Blog Podcasts The Dialogue Magazine About Us

Sign up for Worthwhile's free weekly e-zine.

Home > Blog > What Entrepreneurs Pay Themselves
Out of Our Minds
Thursday, August 19, 2004 1:23 PM
What Entrepreneurs Pay Themselves
Anita Sharpe on Business

money2.jpgYou might think that people who write their own paychecks would jump at the opportunity to reward themselves handsomely. In fact, that rarely happens.

This is typical and it seems smart. But is it?

A story in today's New York Times quotes a couple of financial counselors who advise entrepreneurs to determine a fair pay package for themselves and book it as an account payable even if the company can't or doesn't want to pay it now. The argument is that this more accurately reflects the true cost of running the business -- and that the people who are making the tough decisions should be 'compensated well.'

That still doesn't feel right to me, at least in the early stages of building a business. Anyone disagree?


Erick - 8/23/2004 11:45:44 PM
My wife and I own the companies. We didn't take a salary until three years ago.

The first 8 years we just wrote checks to ourselves each month, depending up on the ups and downs of the company.

Paying a salary, then taking the excess as bonus keeps our CPA happy, and it gives us the chance to fund a tax-deferred savings plan, similar to a 401k.
Chris Yeh - 8/20/2004 11:48:14 AM
Especially in a VC-backed startup, whether the founder takes a $50,000 salary rather than a $150,000 salary really doesn't make a big difference to your chances of success, but it does make a big difference in the founder's financial and marital health.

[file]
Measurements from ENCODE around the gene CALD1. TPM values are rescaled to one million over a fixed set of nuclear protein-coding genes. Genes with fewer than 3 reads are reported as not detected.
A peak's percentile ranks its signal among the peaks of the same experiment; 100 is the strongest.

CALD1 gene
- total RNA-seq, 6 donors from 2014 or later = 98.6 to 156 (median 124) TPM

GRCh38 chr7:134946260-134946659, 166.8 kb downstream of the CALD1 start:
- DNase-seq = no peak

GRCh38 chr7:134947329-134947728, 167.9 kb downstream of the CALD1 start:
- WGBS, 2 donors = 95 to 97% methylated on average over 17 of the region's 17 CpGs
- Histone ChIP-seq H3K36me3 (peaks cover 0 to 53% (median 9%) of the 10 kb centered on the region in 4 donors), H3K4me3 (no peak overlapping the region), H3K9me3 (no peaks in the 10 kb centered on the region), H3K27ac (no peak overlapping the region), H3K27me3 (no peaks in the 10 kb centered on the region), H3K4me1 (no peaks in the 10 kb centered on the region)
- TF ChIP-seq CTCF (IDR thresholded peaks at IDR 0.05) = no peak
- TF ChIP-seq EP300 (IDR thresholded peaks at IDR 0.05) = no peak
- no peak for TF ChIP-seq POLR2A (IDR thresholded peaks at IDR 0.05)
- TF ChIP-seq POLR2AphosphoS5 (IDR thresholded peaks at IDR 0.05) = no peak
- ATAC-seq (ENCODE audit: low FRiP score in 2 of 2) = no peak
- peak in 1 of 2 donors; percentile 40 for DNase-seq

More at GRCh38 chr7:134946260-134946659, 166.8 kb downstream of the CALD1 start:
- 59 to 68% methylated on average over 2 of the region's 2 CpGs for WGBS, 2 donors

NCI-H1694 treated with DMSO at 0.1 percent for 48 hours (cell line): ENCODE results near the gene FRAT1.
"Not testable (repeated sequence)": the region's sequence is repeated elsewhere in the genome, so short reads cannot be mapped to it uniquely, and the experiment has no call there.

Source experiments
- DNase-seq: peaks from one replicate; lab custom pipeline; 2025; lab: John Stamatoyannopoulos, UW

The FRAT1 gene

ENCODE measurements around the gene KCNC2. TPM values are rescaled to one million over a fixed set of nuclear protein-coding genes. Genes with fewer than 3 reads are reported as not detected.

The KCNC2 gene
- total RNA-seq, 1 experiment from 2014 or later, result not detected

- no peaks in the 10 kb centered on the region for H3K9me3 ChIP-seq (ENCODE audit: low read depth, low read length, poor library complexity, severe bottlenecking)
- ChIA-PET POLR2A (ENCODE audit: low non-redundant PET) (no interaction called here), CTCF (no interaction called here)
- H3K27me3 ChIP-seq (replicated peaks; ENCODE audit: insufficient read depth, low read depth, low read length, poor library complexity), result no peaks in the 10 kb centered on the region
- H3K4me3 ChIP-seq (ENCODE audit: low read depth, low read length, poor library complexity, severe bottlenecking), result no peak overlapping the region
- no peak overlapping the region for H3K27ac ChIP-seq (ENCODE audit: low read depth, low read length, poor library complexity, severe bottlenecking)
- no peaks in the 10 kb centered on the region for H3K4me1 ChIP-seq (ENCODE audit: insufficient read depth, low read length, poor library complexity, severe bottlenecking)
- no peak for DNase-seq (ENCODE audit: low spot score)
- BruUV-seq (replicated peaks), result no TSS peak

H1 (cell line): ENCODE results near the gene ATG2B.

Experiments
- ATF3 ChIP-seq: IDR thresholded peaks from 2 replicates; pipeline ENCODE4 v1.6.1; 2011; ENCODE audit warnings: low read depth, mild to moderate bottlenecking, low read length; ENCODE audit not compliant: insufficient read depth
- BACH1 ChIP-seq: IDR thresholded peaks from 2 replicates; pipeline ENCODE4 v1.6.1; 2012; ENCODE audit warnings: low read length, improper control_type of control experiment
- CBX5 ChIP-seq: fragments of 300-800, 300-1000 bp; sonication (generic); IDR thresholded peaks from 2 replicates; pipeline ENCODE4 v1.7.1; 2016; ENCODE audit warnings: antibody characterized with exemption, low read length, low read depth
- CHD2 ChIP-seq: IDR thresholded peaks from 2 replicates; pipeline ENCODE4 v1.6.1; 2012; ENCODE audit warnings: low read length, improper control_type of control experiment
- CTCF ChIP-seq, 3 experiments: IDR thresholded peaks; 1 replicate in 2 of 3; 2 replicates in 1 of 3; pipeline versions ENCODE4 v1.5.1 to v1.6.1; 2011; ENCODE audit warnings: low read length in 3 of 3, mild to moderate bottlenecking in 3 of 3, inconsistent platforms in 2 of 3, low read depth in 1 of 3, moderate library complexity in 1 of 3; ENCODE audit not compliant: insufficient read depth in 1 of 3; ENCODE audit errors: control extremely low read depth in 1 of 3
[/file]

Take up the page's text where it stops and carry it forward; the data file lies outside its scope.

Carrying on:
When I was a first-time entrepreneur, I let myself get talked into underpaying myself. Never again. I'm 100% behind taking a market salary!

Note that this isn;t an excuse to overpay youself--that's just as bad.
Ingmar Bornholz - 8/20/2004 6:42:52 AM
Well, I´ve been an entrepreneur for six years now, building up 3 companies during that time, and what I´ve learned is: you must have a good personal income, no matter how the company is growing. Of course, if there´s no money to pay out, you won´t be able to. But for your own motivation a good income is essential. Greets from Cologne, Ingmar
sbaldwin - 8/19/2004 5:22:30 PM
It's perhaps a way of suppressing profits in a young business.


Enter this
code below:
 What is this?
Home   |   Blog   |   Blog Archive   |   Podcasts   |   The Dialogue   |   Subscribe   |   Advertise   |   Customer Service
About Us   |   Contact Us   |   Resources / Promotions   |   FAQ
Copyright © 2006 dash30, Inc. All rights reserved. Privacy Policy. 42